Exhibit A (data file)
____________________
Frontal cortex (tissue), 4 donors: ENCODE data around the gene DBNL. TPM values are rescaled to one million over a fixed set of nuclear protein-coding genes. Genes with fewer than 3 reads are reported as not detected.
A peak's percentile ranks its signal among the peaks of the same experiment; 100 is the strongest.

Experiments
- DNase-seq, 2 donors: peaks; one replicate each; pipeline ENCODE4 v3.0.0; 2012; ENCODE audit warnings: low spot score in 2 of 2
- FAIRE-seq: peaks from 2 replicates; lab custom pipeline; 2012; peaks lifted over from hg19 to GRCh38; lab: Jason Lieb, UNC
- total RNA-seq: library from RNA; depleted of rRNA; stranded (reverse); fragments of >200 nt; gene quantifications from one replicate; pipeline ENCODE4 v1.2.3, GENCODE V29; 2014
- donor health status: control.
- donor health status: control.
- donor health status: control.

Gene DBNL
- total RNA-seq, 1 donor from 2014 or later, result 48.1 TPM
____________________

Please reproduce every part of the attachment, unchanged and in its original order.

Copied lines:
Frontal cortex (tissue), 4 donors: ENCODE data around the gene DBNL. TPM values are rescaled to one million over a fixed set of nuclear protein-coding genes. Genes with fewer than 3 reads are reported as not detected.
A peak's percentile ranks its signal among the peaks of the same experiment; 100 is the strongest.

Experiments
- DNase-seq, 2 donors: peaks; one replicate each; pipeline ENCODE4 v3.0.0; 2012; ENCODE audit warnings: low spot score in 2 of 2
- FAIRE-seq: peaks from 2 replicates; lab custom pipeline; 2012; peaks lifted over from hg19 to GRCh38; lab: Jason Lieb, UNC
- total RNA-seq: library from RNA; depleted of rRNA; stranded (reverse); fragments of >200 nt; gene quantifications from one replicate; pipeline ENCODE4 v1.2.3, GENCODE V29; 2014
- donor health status: control.
- donor health status: control.
- donor health status: control.

Gene DBNL
- total RNA-seq, 1 donor from 2014 or later, result 48.1 TPM